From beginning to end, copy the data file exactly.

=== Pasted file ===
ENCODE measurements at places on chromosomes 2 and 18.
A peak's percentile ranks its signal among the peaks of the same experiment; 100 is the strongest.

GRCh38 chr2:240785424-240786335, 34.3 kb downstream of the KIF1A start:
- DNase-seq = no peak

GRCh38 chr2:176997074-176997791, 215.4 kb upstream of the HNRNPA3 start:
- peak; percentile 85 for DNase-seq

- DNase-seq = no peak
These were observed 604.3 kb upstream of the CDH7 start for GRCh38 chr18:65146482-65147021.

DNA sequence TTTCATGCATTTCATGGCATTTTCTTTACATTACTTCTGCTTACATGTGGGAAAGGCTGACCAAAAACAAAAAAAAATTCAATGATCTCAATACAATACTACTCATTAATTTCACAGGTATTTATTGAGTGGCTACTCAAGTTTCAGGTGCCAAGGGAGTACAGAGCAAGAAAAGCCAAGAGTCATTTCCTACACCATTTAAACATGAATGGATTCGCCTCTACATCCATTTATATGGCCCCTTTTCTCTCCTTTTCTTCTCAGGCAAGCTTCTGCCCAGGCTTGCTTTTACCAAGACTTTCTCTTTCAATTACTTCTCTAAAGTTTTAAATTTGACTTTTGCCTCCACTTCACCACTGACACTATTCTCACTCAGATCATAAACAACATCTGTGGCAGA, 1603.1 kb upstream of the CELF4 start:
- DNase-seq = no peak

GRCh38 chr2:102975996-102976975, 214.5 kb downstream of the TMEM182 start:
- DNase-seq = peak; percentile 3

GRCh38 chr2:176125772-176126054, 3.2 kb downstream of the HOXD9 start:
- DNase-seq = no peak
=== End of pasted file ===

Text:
ENCODE measurements at places on chromosomes 2 and 18.
A peak's percentile ranks its signal among the peaks of the same experiment; 100 is the strongest.

GRCh38 chr2:240785424-240786335, 34.3 kb downstream of the KIF1A start:
- DNase-seq = no peak

GRCh38 chr2:176997074-176997791, 215.4 kb upstream of the HNRNPA3 start:
- peak; percentile 85 for DNase-seq

- DNase-seq = no peak
These were observed 604.3 kb upstream of the CDH7 start for GRCh38 chr18:65146482-65147021.

DNA sequence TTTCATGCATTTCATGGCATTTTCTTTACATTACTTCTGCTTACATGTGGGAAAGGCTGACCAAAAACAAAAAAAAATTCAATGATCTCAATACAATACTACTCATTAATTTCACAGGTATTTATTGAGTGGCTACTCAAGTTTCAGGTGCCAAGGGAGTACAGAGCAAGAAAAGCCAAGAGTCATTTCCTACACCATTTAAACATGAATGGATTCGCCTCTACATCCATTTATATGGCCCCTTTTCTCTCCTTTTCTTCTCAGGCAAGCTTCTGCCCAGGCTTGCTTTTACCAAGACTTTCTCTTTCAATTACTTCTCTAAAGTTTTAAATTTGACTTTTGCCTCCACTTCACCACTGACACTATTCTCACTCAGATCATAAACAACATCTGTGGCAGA, 1603.1 kb upstream of the CELF4 start:
- DNase-seq = no peak

GRCh38 chr2:102975996-102976975, 214.5 kb downstream of the TMEM182 start:
- DNase-seq = peak; percentile 3

GRCh38 chr2:176125772-176126054, 3.2 kb downstream of the HOXD9 start:
- DNase-seq = no peak